Qatar Airways first to benefit from commercial introduction of synthetic GTL jet fuel at Doha
Qatar Airways A340 taking on GTL blended fuel at Doha prior to flight to London
Fri 11 Jan 2013 – A Qatar Airways Airbus A340-600 flight from Doha to London on Wednesday marked the introduction of commercial-scale synthetic blended jet fuel produced in Qatar. Supplies of the natural gas-to-liquid (GTL) jet fuel, which is blended 50/50 with conventional Jet-A1, are being produced by the Pearl GTL plant, a venture involving Qatar Petroleum and Shell. The GTL fuel will initially be restricted for use by Qatar Airways but it is likely to be supplied to other airlines serving Doha International Airport at some stage in the future. The Fischer-Tropsch Synthetic Paraffinic Kerosene (FT-SPK) blend was approved for commercial use in 2009 and there are expectations that up to one million tonnes of the fuel can be produced annually by Pearl GTL. GTL fuel does not provide reductions in lifecycle CO2 emissions but is cleaner burning with almost zero sulphur and lower particulate emissions compared with its petroleum-based equivalent.
“The production of GTL Jet Fuel is a great achievement for Pearl GTL and the State of Qatar,” said Dr Mohammed bin Saleh Al-Sada, the country’s Minister of Energy and Industry, and also head of Qatar Petroleum, at a ceremony to mark the inaugural flight. “GTL Jet Fuel will be supplied into the wider jet fuel pool at Doha, enabling the State of Qatar to enjoy the benefits of this product. It is indeed an historic moment for Qatar that the first aviation fuel to be approved globally in the last 20 years originates here.”
As well as diversifying the aviation fuel supply chain, the GTL fuel is attractive to airlines and airport authorities keen to improve air quality at busy airports by reducing local emissions of sulphur and particulates, says Qatar Airways. The higher energy density of the fuel compared to conventional kerosene also has the potential to reduce engine maintenance requirements and produce better fuel performance, claims the airline.
“Qatar Airways has long had the foresight to be a leader in the field of environmental stewardship in the aviation sector. This historic GTL-operated flight paves the way for Qatar Airways to contribute to environmental effectiveness when it comes to the day-to-day operations of our business,” said the airline’s CEO, Akbar Al Baker. “As the world talks and preaches environmentally-friendly skies, we at Qatar Airways are setting the bar high for others to follow. We are shifting the goalposts. We are setting an example by doing our part, by committing ourselves to be at the forefront of innovative research.”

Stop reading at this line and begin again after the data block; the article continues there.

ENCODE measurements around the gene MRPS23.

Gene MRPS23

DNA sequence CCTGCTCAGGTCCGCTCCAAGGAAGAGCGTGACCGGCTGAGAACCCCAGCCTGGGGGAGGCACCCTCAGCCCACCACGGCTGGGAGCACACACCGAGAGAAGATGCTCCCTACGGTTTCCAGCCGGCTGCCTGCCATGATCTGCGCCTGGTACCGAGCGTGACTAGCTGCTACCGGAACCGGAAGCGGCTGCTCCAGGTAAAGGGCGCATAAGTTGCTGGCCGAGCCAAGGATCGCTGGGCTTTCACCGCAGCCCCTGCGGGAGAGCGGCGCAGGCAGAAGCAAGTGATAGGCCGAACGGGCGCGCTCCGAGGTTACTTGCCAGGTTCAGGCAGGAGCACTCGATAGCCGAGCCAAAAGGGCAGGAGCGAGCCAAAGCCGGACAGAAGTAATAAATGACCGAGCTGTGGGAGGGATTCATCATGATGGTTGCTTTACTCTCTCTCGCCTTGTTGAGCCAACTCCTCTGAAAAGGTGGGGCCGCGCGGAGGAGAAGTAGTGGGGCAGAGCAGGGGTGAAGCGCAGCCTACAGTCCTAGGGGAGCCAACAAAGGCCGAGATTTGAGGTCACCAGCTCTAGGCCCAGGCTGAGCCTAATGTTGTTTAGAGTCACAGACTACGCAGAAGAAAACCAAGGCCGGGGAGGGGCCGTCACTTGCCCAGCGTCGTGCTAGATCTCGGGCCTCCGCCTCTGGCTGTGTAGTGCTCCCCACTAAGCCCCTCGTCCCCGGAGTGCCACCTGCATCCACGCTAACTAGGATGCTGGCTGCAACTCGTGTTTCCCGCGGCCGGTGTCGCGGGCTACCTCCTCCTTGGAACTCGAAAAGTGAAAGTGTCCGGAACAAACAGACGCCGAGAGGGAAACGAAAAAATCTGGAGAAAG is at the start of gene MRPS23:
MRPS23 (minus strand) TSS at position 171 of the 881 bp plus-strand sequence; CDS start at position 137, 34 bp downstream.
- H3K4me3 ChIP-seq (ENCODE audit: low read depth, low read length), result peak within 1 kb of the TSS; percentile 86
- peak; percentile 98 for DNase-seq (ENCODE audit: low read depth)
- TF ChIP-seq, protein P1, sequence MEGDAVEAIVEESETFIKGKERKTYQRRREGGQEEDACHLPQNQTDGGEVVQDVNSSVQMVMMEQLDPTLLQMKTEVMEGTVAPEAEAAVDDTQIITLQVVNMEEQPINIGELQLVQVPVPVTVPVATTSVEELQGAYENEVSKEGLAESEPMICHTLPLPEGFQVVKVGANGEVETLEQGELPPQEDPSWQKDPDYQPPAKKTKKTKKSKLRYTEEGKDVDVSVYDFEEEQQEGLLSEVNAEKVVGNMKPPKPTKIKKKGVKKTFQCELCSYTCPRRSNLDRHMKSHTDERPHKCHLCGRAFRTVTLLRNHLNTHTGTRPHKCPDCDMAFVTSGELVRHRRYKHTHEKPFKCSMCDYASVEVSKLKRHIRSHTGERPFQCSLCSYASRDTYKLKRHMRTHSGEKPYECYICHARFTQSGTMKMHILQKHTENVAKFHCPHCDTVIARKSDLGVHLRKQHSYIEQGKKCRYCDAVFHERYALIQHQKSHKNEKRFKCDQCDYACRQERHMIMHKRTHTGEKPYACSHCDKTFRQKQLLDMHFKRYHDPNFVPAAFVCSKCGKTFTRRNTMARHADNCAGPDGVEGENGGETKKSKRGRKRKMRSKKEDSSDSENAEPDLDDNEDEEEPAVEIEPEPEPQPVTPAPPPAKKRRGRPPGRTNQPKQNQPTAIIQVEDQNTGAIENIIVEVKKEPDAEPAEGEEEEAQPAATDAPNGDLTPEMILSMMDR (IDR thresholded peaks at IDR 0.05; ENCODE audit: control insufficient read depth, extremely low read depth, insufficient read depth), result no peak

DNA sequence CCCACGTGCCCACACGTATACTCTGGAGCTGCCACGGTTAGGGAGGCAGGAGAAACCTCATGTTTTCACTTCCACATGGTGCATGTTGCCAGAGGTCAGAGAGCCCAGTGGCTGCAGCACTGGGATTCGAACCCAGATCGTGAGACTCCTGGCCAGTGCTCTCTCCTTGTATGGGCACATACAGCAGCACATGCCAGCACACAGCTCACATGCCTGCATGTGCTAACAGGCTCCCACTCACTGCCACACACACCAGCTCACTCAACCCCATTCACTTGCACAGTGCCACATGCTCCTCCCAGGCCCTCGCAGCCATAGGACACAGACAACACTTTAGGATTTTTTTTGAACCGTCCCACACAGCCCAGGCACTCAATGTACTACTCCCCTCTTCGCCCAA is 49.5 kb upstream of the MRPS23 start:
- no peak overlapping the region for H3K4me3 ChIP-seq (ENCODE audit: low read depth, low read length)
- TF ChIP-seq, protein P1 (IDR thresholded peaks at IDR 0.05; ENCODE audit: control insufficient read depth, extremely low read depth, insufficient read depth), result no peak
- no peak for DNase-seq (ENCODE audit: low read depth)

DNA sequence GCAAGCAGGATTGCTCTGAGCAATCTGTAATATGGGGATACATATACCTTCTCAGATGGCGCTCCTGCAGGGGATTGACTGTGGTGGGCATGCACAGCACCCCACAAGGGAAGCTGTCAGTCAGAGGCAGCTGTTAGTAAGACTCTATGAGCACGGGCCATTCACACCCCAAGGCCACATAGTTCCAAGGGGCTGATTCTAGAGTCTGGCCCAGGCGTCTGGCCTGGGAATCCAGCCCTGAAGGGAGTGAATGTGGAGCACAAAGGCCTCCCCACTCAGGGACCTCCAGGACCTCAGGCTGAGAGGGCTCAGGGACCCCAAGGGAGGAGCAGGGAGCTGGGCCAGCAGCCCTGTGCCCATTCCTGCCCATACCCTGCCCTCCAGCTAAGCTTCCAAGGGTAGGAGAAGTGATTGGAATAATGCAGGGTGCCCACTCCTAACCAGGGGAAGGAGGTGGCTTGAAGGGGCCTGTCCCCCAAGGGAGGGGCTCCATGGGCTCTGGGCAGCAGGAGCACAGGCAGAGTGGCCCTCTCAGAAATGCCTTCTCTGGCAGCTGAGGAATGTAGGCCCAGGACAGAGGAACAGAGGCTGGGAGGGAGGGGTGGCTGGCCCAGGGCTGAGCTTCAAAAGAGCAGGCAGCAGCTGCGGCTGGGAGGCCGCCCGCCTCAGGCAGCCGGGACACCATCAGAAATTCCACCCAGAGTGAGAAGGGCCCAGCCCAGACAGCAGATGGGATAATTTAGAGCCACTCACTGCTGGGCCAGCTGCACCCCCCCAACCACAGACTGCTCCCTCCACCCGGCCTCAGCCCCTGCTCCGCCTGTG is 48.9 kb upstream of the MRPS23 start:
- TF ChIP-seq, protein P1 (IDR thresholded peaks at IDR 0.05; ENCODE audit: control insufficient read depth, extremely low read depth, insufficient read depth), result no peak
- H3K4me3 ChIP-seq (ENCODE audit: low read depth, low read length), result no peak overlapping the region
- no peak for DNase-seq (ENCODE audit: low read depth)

The fuel from the Pearl GTL plant, which is located 80km north of Doha, is being marketed by Tasweeq for use solely within Qatar, and is also providing local aviation fuel supply and logistics support. “We look forward to expanding the scope of this GTL fuel to deliver Qatar’s energy for all airlines flying to Doha,” said Saad Al Kuwari, CEO of Tasweeq.
With its huge reserves of natural gas, Qatar is looking to exploit its position as the GTL capital of the world and Shell has sunk nearly $19 billion into the Pearl GTL project, its largest single global investment. Shell built the world’s first commercial-scale GTL plant in Bintulu, Malaysia, in 1993 but output of Pearl GTL products is expected to be 10 times greater.
Work on developing alternative jet fuel is taking place elsewhere in Qatar. A laboratory research team at Qatar University has produced biofuel from organisms in the country’s highly saline waters. The experiment was subsequentlyly scaled up to larger outdoor tanks and is currently being upgraded to 25,000 specially-designed research ponds. If successful, efforts will be further expanded to a pre-commercialisation pilot plant with a capacity of 1.5 million litres.
During the recent UNFCCC COP climate talks in Doha, ICAO Council President Roberto Kobeh González took the opportunity to visit the $12.5 million project, a collaboration with Qatar Airways and Qatar Science and Technology Park. “We really welcome this as an example of the varying biofuel solutions that can be applied in different areas around the globe,” he said. “The Qatar project is notable in that it is state-backed and employs resources natural to the surroundings. These do not depend on arable land vital to food consumption.”
Kobeh told COP delegates that alternative fuels were an essential part of the ICAO strategy as its member states looked to meet their responsibilities in realising a sustainable future for international civil aviation.
“Commercial flights on sustainable alternative fuels are now a reality,” he said. "Airlines are using drop-in biofuels that do not require changes to aircraft design or fuel delivery systems. Facilitating the availability of such fuels at competitive prices and in sufficient quantities for use in aviation is the next challenge.”